is purified, it becomes more appropriate to the memory of inner homeland; it is natural that this will result in a general alteration of the sound of the musician, as of the pain of the painter. (…) It is sensed, then, that it was a transposition of depth onto the field of sound.
Marcel Proust, The Prisoner, Book 5, À la recherche du temps perdu

(…) but also nostalgia for all that has been and will not return, for that from which we come and to which we feel more or less consciously related.
The nostalgic feeling as needed to overcome a loss.
Nostalgia as an essential condition of life.
Alina Marazzi, Un’ora sola ti vorrei (For One More Hour with You), 2002

At an inattentive, superficial reading, keeping only to the visible data and to preconceptions of themes like memory and nostalgia, the exhibition Inner Homeland, held in Belfast’s Golden Thread Gallery, might seem a collective show like any other, simply putting together eight artistic personalities who work with the past or memory.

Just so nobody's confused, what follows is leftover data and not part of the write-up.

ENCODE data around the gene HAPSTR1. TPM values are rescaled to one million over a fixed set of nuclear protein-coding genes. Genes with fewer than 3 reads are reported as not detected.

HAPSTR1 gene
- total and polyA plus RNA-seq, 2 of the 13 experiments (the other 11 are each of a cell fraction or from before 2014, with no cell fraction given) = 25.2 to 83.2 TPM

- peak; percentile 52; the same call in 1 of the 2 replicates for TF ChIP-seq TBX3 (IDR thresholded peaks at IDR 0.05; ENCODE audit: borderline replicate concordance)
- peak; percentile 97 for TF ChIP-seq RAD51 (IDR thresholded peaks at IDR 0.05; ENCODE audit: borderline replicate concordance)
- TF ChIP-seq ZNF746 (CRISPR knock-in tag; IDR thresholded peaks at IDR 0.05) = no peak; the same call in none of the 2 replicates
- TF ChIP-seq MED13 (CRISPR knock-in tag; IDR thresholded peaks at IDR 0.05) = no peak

The location itself instead shows the exhibition’s peculiarity. Belfast, with its tragic past, straight away transmits a strong emotional charge to the visitor. Beyond an immense ill-concealed suffering, and more than visible traces of a recent history still far from closure, the city is drunk with creativity and ready to bite into the future. Its port is loaded with a past as nostalgic as it is tragic, site of the Titanic’s construction; the peace lines are still there; the mountain with its profile the shape of Napoleon’s nose watches over the city perrenially; the countryside, the docks, the swans are subject to the moody climate that goes from rain to sun in the space of a few hours. Nothing seems connected and everything’s characterized by a sort of interprenetation of opposites. In such a setting the contemporary art to be seen there is charged with the urge to get to it.